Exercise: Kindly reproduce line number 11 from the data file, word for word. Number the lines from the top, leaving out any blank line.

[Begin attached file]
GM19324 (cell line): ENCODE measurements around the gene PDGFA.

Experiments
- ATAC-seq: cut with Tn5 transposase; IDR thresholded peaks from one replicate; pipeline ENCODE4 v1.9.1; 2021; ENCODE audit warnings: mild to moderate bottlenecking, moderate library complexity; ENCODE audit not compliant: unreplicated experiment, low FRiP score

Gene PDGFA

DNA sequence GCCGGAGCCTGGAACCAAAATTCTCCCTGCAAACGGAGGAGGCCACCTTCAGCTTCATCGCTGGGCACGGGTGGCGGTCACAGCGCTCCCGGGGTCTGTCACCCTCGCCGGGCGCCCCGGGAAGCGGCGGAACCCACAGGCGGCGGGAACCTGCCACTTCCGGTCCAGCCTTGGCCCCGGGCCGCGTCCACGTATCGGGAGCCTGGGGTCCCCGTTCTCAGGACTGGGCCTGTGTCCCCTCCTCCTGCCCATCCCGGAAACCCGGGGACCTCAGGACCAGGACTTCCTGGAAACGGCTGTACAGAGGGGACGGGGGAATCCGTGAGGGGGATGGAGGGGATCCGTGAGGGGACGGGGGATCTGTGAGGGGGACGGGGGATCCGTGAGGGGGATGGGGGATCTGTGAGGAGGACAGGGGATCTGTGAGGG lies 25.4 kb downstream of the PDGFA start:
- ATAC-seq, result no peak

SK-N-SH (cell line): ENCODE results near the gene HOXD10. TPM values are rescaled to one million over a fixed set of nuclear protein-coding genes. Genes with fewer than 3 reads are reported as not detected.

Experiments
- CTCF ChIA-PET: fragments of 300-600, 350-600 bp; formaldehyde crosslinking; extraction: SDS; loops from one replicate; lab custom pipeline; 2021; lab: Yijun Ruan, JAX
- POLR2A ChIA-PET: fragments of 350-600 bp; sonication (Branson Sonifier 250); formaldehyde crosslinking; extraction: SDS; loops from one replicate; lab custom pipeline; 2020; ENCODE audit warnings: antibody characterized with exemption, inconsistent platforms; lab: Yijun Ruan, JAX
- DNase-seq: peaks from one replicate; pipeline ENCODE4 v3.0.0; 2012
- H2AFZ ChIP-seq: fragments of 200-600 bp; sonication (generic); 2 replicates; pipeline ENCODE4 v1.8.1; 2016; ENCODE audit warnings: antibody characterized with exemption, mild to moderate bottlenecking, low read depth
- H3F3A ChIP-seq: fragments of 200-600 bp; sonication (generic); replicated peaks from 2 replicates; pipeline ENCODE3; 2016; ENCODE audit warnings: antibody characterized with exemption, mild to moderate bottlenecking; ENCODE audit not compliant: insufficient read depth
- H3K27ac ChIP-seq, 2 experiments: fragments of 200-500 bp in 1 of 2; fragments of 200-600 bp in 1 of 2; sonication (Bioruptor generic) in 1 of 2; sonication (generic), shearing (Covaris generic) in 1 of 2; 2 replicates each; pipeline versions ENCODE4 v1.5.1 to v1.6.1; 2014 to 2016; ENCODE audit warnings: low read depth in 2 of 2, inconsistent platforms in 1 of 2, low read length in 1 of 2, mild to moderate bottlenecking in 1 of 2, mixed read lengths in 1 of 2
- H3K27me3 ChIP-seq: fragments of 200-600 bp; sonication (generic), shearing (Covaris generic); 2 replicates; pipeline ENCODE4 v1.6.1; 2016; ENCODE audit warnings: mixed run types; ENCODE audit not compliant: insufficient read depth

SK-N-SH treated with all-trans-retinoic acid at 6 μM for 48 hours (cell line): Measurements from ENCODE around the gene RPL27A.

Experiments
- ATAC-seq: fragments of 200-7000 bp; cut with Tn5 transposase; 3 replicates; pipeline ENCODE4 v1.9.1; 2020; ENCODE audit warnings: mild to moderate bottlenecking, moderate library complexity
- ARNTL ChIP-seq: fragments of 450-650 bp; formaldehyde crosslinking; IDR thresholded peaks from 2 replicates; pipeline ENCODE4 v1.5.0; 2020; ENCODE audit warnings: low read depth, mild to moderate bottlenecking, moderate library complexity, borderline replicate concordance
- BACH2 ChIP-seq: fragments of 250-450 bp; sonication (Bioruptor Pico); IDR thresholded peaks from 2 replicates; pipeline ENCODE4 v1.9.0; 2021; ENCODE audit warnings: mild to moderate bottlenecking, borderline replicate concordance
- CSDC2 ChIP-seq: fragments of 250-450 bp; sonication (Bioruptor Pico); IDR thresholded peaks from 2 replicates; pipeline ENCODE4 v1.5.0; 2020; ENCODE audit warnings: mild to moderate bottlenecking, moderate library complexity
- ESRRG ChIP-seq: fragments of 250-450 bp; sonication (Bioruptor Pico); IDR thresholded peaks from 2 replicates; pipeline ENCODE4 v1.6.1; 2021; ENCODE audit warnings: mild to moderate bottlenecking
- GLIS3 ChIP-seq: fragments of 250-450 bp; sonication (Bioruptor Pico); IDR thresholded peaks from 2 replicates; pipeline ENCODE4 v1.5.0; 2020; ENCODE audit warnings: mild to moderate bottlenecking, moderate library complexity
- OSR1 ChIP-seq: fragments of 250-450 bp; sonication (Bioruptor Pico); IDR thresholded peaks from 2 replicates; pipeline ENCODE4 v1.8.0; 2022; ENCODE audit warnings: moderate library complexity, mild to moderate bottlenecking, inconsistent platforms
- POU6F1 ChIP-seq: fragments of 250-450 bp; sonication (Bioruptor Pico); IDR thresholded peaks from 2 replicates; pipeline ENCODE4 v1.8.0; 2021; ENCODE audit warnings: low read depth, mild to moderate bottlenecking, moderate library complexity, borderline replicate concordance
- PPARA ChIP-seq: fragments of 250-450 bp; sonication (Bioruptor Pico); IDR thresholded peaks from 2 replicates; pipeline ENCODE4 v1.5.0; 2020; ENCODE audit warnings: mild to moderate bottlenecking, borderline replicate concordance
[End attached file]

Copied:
- DNase-seq: peaks from one replicate; pipeline ENCODE4 v3.0.0; 2012